Modern Turkish culture is a synthesis of diverse and heterogeneous elements borrowed from other Anatolian, Mediterranean, European and Mesopotamian civilizations. Hence, Turkey’s cultural uniqueness is the result of centuries of contact and cultural exchange with civilizations ranging from China to Europe and the Russian steppes to the desserts of North Africa. Modern Turkey reflects this unparalleled cultural richness and diversity while situated geographically in an area that has been the cradle of many civilizations for at least the past 12,000 years.
Turkish culture, however, has undergone profound changes over the last century. Present-day Turkey was founded in 1923 as an offspring of the multiethnic and multilingual Ottoman Empire, governed in part by religious law. After Ottoman rule ended, secularism was established by separating religious and state affairs. The Latin alphabet replaced the Arabic script and women were given the right to vote and be elected as members of parliament. These reforms, as well as many others in all aspects of social life, put Turkey on the track towards becoming a thoroughly modern country.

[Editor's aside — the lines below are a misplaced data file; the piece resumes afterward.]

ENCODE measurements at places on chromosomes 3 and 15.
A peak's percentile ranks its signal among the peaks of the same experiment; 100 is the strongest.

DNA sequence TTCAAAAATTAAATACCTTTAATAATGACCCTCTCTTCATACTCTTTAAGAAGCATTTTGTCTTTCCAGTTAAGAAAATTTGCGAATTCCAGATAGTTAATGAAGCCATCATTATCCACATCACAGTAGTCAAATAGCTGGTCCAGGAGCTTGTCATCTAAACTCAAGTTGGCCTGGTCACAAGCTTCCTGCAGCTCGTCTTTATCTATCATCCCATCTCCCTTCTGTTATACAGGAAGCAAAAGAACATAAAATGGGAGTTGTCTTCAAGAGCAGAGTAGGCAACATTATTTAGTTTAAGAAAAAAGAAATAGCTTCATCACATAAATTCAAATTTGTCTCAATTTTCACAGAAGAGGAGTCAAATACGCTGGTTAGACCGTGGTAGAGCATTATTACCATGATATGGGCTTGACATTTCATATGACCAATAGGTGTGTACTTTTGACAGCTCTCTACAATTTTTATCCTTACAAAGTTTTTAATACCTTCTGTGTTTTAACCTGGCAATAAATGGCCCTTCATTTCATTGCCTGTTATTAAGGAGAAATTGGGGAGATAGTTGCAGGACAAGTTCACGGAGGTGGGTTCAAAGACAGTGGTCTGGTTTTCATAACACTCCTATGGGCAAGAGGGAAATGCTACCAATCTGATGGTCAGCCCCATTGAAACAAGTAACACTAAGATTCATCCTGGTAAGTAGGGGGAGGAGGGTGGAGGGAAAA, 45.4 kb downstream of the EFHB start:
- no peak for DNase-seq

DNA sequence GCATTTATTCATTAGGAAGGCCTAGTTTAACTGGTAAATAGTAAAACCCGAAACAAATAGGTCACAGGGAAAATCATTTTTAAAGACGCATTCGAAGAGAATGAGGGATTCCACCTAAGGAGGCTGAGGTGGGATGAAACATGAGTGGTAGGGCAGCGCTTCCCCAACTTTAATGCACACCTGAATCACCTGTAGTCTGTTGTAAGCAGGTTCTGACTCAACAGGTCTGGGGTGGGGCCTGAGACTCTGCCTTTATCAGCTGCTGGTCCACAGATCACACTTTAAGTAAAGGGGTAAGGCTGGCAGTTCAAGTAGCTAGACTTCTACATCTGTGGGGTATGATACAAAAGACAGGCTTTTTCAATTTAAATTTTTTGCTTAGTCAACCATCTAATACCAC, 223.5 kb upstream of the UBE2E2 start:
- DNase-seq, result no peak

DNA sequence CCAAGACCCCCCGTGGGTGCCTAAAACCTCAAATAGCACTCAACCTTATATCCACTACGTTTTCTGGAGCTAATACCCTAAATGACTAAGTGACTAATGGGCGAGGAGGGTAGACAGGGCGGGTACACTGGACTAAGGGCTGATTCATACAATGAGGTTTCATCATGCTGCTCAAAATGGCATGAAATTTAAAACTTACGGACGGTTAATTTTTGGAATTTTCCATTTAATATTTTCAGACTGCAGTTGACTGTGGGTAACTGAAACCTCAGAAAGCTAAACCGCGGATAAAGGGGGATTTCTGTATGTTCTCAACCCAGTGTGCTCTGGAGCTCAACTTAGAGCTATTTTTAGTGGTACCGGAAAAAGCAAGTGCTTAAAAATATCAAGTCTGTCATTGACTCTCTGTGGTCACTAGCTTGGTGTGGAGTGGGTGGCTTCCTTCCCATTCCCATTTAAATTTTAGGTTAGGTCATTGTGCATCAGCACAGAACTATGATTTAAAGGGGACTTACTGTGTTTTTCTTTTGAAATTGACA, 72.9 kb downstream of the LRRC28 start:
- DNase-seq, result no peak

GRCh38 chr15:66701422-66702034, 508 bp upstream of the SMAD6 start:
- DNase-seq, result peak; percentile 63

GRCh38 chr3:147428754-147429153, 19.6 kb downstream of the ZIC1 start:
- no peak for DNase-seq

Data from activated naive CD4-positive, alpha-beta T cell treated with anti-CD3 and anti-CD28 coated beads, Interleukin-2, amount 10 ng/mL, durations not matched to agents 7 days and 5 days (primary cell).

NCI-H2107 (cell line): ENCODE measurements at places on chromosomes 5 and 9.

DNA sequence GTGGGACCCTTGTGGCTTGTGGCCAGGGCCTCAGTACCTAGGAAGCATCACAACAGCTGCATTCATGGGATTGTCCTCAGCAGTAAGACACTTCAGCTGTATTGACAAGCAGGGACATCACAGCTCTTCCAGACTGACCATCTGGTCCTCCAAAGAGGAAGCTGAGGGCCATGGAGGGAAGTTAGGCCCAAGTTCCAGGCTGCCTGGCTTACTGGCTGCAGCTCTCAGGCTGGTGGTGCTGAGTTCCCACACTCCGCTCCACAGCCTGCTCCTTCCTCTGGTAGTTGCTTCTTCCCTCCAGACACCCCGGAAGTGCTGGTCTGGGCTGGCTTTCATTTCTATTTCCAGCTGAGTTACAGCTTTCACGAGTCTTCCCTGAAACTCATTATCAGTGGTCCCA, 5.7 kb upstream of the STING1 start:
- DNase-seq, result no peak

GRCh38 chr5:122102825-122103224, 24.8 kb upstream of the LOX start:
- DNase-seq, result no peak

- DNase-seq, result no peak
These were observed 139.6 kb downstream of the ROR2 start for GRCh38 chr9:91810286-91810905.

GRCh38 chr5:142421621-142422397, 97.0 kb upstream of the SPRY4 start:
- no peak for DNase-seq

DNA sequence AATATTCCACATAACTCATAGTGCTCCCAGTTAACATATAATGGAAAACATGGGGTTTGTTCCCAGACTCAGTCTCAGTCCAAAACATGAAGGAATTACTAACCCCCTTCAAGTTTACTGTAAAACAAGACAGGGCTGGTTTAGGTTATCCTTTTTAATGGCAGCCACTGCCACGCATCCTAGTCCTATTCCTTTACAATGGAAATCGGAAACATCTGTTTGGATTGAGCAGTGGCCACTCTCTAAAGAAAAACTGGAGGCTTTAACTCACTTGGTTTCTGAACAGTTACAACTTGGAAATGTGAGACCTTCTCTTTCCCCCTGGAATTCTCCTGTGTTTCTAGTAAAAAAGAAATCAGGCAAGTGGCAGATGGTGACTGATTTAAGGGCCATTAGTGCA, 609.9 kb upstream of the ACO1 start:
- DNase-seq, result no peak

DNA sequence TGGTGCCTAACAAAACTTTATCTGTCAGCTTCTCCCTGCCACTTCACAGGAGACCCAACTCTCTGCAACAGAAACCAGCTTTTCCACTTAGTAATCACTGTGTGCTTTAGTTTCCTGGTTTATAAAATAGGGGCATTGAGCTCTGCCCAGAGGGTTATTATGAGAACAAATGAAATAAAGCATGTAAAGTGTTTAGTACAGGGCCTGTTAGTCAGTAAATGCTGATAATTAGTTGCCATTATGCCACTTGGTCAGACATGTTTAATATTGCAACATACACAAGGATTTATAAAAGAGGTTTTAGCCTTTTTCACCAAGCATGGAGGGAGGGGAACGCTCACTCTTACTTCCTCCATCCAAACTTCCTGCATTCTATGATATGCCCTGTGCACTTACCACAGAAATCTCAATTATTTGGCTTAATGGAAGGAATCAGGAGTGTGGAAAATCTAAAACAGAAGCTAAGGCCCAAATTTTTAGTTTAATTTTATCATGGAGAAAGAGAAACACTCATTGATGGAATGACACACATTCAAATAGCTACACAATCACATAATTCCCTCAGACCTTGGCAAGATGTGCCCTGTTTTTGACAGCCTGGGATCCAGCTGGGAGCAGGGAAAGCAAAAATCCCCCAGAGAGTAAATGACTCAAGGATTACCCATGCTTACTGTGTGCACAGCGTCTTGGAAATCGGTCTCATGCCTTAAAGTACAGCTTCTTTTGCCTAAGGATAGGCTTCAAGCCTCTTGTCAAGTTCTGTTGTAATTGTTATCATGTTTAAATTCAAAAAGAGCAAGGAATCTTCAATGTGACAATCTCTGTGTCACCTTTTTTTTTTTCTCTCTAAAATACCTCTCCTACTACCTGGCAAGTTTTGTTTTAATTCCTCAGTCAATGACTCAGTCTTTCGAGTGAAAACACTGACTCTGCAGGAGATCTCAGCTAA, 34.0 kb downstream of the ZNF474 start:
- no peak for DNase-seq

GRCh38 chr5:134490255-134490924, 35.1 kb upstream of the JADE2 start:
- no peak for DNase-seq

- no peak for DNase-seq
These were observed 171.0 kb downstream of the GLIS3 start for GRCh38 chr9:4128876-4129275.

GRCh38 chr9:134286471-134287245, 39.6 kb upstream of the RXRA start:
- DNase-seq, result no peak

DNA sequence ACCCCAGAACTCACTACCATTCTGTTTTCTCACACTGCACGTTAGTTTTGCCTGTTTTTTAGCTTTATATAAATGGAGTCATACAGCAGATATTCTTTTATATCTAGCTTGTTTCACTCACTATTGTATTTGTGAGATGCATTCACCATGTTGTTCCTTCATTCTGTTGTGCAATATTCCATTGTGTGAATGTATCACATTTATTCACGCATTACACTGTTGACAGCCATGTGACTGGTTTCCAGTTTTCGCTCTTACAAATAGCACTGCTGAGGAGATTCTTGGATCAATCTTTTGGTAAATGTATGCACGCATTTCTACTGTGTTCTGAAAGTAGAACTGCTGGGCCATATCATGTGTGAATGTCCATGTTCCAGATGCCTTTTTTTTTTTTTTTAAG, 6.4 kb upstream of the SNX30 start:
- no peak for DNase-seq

Yet Turkish culture in many ways represents a continuum that bridges past and present. The Turks have inherited equally from their Eastern and Western past. All these diverse heritages, Eastern or Western, Asian or European intermingle and form what is today modern Turkey. As a result, Turkey embodies both Eastern and Western cultures in one incredibly heterogeneous mix. Its role on the world stage as an arbitrator of cultures has never been more relevant or more promising than before.